Urban League's Marc Morial: Good jobs critical in erasing effects of discrimination
To help people learn the skills they need to get better jobs and move up the economic ladder, community-based workforce providers are as important as community colleges and four-year colleges.
That’s the argument National Urban League President and CEO Marc Morial makes on the 14th installment of our Lumina Foundation podcast, “Today’s Students/Tomorrow’s Talent.”
“When you’re talking about people who may not have finished high school, when you’re talking about people who may have finished high school but didn’t go on to postsecondary education, when you’re talking about people who may have had an experience with the criminal justice system, community-based providers sometimes are far more effective, a lot more culturally competent, in helping take that first step, in helping people get those first skills,” Morial said.
As head of the National Urban League, which looks to connect job seekers with employers who understand their mission and the importance of diversity and inclusion in the workplace, Morial oversees an organization with 95 affiliates in 35 states that serves 2 million people.
Its overarching philosophy is that work that pays well and provides benefits is one of the essential elements of a free society.
Toward that end, Morial said, Urban League affiliates do a lot of work to correct the “significant and broad” economic disparities that exist in America. He noted that black and brown people have a lower average income compared with white Americans, and they also own only one-tenth of the wealth that their white counterparts have. The reason for that: barriers to employment over many years.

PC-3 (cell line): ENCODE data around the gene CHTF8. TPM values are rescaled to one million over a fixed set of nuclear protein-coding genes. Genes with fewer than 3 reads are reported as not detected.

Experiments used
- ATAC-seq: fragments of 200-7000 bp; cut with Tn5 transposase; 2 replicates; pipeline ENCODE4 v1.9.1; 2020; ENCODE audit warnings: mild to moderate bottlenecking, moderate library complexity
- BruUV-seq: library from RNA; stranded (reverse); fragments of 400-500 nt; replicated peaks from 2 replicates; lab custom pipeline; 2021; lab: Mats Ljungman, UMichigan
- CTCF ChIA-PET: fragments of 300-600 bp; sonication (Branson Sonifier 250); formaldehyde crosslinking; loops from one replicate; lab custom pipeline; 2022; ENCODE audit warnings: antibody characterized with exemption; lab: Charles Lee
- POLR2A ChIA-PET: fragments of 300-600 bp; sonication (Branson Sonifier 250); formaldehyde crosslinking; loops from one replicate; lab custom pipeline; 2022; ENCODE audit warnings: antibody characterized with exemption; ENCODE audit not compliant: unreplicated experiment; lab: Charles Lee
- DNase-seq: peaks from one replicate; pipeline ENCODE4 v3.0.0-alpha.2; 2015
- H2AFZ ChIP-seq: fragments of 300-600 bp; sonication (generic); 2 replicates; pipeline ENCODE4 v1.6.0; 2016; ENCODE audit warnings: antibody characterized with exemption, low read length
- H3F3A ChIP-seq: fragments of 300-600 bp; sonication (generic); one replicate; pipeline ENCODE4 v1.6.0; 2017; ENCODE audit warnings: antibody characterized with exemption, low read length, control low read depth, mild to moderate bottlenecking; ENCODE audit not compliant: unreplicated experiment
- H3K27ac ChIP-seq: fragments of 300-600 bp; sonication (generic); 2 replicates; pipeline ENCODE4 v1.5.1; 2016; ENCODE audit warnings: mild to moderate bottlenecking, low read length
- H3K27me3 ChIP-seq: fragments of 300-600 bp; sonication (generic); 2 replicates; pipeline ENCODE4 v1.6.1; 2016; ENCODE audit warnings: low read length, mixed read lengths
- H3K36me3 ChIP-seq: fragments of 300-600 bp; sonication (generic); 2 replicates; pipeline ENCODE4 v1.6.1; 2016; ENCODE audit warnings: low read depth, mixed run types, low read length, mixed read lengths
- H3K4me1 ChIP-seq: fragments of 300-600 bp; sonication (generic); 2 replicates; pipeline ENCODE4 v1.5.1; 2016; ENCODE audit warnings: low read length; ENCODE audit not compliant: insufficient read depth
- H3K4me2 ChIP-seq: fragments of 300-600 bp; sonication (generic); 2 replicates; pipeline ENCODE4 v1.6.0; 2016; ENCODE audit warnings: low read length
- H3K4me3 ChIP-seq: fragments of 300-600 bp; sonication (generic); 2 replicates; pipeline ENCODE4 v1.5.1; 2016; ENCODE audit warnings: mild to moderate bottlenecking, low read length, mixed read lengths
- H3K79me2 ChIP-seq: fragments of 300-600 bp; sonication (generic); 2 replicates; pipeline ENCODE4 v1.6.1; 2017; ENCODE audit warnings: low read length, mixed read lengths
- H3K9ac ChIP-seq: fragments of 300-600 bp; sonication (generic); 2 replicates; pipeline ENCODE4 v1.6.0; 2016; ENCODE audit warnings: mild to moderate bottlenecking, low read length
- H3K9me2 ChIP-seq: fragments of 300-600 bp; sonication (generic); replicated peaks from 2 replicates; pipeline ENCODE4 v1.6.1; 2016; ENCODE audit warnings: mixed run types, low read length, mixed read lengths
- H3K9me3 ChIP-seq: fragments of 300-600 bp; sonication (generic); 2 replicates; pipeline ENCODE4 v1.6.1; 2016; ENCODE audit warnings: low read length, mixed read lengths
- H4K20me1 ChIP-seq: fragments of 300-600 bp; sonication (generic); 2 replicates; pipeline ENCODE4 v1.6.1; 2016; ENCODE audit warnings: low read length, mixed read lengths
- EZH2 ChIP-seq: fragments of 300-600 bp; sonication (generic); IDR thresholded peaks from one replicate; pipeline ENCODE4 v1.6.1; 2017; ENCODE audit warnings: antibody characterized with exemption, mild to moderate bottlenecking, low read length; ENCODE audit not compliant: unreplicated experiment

Morial, who was mayor of New Orleans from 1994-2002, said that not until the 1960s could African-Americans in his city work as firefighters and police officers. And it wasn’t until the 1970s that they could work as garbage collectors on the back of trash trucks. In a 300-year-old city, that means African-Americans have only had access to upwardly mobile positions for about 50 years.
Morial told me that in the near term, we can help people move up if we do two things. One is to reinforce a lifelong learning model so that people at all levels have opportunity for advancement. “We need more opportunities for learning, and for learning to be carried out on a flexible schedule.”
And, he said, we need to rethink who is providing the training and education, and how those organizations are funded. Colleges and universities have a sturdy financing system, with funds that come from students in the form of loans, grants and scholarships, and they have tended to create programs like executive education that provide access to lifelong learning for a certain segment of the population.
Community-based providers, meanwhile, must raise money to provide education and other services to the most vulnerable. Morial said these providers need consistent funding. To help people “who may not be ready for community college, who may not want to go to community college, who may not be ready for four-year college but want to improve their skills, want to get back in the workforce, community-based workforce providers are the best option,” he said.
For much more from Marc Morial, check out the full conversation on our podcast—in the video with this blog or at our website.